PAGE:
of hell-tortures. Of these accusations, which I have so patiently copied, a part is refuted by its own absurdity; and in the private anecdotes of the life of princes, the lie is more easy as the detection is more difficult. Without adopting the pernicious maxim, that where much is alleged, something must be true, I can however discern, that Constantine the fifth was dissolute and cruel. Calumny is more prone to exaggerate than to invent; and her licentious tongue is checked in some measure by the experience of the age and country to which she appeals. Of the bishops and monks, the generals and magistrates, who are said to have suffered under his reign, the numbers are recorded, the names were conspicuous, the execution was public, the mutilation visible and permanent. The Catholics hated the person and government of Copronymus; but even their hatred is a proof of their oppression. They dissemble the provocations which might excuse or justify his rigour, but even these provocations must gradually inflame his resentment, and harden his temper in the use or the abuse of despotism. Yet the character of the fifth Constantine was not devoid of merit, nor did his government always deserve the curses or the contempt of the Greeks. From the confession of his enemies, I am informed of the restoration of an ancient aqueduct, of the redemption of two thousand five hundred captives; of the uncommon plenty of the times, and of the new colonies with which he re-peopled Constantinople and the Thracian cities. They reluctantly praise his activity and courage; he was on horseback in the field at the head of his legions; and, although the fortune of his arms was various, he triumphed by sea and land, on the Euphrates and the Danube, in civil and barbarian war. Heretical praise must be cast into the scale, to counterbalance the weight of orthodox invective. The Iconoclasts revered the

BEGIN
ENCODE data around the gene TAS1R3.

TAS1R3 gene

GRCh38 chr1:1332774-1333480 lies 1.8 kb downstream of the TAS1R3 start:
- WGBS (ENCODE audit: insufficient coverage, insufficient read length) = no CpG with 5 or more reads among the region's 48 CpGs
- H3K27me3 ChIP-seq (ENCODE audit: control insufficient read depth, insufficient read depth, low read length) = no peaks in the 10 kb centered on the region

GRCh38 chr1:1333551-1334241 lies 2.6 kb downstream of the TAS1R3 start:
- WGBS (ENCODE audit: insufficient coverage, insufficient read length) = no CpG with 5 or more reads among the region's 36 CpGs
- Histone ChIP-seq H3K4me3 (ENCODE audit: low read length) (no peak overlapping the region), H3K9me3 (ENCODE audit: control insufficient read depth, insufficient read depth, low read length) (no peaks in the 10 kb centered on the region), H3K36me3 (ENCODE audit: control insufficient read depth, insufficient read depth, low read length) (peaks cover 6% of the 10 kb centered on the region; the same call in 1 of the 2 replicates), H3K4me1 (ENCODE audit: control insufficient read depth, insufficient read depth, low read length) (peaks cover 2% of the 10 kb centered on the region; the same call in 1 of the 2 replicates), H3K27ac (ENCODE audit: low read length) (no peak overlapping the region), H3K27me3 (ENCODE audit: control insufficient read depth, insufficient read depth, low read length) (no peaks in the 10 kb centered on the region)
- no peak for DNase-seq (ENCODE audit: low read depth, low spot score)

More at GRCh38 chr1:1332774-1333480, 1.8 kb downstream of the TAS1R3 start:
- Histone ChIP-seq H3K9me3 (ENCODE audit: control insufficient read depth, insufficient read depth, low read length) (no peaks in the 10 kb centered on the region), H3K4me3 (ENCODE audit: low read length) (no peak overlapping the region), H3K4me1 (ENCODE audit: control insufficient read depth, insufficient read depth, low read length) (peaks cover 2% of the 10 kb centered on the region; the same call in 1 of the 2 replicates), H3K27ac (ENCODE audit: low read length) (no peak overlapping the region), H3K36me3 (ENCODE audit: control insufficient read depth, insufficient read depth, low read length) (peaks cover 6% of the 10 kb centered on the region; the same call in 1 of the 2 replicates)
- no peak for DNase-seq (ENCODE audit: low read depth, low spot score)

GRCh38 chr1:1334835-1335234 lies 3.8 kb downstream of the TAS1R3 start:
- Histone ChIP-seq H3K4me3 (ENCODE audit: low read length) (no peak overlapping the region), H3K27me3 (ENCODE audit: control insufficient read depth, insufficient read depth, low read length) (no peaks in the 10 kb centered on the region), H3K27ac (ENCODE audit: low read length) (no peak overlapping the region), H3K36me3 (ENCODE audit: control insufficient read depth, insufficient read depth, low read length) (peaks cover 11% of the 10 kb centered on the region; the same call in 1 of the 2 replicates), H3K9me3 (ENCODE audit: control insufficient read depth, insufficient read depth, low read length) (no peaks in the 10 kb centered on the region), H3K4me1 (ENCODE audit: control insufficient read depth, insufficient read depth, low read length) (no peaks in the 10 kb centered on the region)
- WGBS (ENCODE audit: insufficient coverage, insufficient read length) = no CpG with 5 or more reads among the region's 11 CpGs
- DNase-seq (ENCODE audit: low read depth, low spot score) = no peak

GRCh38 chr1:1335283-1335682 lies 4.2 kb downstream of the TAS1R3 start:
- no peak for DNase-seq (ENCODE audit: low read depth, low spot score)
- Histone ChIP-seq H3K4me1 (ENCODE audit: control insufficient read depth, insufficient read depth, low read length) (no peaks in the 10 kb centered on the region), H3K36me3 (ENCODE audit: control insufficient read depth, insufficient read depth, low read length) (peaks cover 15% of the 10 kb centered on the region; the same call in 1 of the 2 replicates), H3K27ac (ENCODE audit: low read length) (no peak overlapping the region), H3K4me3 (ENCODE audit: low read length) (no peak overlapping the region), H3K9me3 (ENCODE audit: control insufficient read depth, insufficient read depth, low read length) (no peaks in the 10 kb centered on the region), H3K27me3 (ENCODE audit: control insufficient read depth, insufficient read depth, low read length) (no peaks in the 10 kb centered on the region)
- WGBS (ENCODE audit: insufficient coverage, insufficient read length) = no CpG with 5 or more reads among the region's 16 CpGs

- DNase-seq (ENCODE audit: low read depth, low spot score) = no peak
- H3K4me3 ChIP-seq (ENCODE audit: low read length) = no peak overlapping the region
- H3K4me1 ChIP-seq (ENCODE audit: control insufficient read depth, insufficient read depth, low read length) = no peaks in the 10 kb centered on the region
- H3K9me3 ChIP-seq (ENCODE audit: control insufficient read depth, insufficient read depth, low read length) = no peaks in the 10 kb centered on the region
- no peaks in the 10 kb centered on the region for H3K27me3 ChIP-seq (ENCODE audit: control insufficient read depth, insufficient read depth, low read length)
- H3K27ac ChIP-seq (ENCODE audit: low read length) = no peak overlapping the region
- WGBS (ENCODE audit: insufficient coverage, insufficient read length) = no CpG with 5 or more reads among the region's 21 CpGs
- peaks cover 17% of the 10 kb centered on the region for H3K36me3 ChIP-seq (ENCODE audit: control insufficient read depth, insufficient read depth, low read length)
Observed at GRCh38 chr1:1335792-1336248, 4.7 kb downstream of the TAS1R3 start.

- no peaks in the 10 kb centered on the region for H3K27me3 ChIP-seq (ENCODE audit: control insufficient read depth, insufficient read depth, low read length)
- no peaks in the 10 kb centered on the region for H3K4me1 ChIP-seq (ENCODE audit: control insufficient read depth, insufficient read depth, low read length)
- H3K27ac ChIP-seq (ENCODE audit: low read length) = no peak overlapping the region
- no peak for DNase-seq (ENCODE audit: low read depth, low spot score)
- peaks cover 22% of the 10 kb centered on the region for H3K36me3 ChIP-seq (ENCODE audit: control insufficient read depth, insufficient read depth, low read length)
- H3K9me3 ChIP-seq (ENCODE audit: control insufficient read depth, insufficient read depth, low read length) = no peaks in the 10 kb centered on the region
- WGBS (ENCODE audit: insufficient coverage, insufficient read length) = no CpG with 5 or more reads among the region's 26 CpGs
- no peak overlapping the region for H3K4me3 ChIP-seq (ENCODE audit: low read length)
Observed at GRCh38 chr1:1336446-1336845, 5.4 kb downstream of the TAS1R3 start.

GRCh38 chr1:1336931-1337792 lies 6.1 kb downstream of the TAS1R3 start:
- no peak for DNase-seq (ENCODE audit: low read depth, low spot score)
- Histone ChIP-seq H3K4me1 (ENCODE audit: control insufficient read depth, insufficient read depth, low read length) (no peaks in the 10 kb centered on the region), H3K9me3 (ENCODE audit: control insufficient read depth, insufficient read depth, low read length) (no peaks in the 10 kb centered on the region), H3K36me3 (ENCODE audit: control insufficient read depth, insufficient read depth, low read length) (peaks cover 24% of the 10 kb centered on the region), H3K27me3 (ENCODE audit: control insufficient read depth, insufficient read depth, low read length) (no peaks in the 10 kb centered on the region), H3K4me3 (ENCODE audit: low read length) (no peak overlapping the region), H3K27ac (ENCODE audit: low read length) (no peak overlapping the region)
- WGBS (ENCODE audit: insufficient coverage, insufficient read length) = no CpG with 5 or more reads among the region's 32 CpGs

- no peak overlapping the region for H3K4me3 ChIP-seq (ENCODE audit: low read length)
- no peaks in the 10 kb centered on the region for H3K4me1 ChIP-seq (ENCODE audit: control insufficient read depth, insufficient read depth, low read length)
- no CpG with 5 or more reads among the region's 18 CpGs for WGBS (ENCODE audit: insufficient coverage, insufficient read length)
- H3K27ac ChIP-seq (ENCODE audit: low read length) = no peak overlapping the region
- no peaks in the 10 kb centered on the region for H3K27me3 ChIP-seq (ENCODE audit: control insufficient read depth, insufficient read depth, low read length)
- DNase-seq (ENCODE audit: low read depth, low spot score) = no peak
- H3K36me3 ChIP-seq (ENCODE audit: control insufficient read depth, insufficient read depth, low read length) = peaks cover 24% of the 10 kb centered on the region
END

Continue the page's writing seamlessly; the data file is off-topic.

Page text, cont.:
Leo IV.
A. D. 775,
Sept. 14.

virtues of the prince: forty years after his death,
they still prayed before the tomb of the saint. A
miraculous vision was propagated by fanaticism or
fraud: and the Christian hero appeared on a milk-
white steed, brandishing his lance against the Pagans
of Bulgaria: “An absurd fable,” says the Catholic
historian, “since Copronymus is chained with the
daemons in the abyss of hell.”
Leo the fourth, the son of the fifth and the father
of the sixth Constantine, was of a feeble constitution
both of mind and body, and the principal care of his
reign was the settlement of the succession. The
association of the young Constantine was urged by
the officious zeal of his subjects; and the emperor,
conscious of his decay, complied, after a prudent
hesitation, with their unanimous wishes. The royal
infant, at the age of five years, was crowned with his
mother Irene; and the national consent was ratified
by every circumstance of pomp and solemnity, that
could dazzle the eyes, or bind the conscience, of the
Greeks. An oath of fidelity was administered in the
palace, the church, and the hippodrome, to the several
orders of the state, who adjured the holy names of
the son, and mother, of God. “Be witness, O Christ!
that we will watch over the safety of Constantine the
son of Leo, expose our lives in his service, and bear